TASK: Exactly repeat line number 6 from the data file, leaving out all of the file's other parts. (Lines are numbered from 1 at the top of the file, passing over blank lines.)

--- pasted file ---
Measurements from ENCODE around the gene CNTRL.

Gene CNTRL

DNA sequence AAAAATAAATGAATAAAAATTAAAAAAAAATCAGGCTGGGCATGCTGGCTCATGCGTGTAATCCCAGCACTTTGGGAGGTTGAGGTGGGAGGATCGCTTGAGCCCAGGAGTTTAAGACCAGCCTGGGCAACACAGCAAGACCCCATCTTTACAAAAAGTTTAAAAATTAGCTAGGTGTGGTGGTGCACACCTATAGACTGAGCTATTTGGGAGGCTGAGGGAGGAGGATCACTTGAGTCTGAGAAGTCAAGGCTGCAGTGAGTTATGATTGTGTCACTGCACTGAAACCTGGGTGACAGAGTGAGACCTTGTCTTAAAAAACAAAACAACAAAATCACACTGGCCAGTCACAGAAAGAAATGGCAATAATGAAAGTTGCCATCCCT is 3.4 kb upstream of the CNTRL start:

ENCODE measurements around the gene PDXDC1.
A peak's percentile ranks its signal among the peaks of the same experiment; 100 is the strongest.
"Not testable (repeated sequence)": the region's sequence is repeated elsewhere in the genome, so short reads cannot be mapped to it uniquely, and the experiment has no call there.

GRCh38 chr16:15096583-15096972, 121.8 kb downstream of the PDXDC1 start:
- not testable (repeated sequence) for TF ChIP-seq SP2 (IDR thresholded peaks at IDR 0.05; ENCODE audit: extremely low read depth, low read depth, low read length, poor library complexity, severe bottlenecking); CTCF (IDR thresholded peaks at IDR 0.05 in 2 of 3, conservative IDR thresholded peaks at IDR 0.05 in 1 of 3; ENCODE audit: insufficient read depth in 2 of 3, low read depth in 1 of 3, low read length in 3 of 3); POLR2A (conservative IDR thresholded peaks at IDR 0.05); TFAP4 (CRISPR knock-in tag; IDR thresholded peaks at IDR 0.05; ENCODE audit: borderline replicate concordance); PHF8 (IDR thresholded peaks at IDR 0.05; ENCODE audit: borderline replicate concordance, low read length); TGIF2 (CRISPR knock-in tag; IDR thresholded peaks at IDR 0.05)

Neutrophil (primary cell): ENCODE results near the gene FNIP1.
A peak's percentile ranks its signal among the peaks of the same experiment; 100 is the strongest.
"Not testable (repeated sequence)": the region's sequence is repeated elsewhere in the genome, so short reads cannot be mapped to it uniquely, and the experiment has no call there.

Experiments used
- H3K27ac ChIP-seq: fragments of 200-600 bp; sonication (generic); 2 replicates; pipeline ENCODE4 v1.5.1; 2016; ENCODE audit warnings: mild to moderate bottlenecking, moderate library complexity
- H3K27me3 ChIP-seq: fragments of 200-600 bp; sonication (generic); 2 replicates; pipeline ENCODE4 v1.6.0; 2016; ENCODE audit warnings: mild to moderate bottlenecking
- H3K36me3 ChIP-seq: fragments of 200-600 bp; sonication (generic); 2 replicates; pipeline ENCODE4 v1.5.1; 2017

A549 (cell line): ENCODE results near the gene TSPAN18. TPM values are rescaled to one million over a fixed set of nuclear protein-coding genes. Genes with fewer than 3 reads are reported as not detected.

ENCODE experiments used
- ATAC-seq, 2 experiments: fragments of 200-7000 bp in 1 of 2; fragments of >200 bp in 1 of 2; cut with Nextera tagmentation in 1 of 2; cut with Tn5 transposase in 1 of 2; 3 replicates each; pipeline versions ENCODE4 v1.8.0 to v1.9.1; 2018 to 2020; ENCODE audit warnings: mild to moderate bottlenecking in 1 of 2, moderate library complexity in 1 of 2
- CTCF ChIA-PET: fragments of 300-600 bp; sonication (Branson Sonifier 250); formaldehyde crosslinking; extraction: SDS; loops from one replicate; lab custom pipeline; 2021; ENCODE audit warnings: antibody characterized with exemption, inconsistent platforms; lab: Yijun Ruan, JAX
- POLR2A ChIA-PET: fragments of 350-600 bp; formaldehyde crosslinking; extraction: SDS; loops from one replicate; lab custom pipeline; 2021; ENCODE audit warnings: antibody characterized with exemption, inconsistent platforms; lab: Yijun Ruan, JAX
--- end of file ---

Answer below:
"Not testable (repeated sequence)": the region's sequence is repeated elsewhere in the genome, so short reads cannot be mapped to it uniquely, and the experiment has no call there.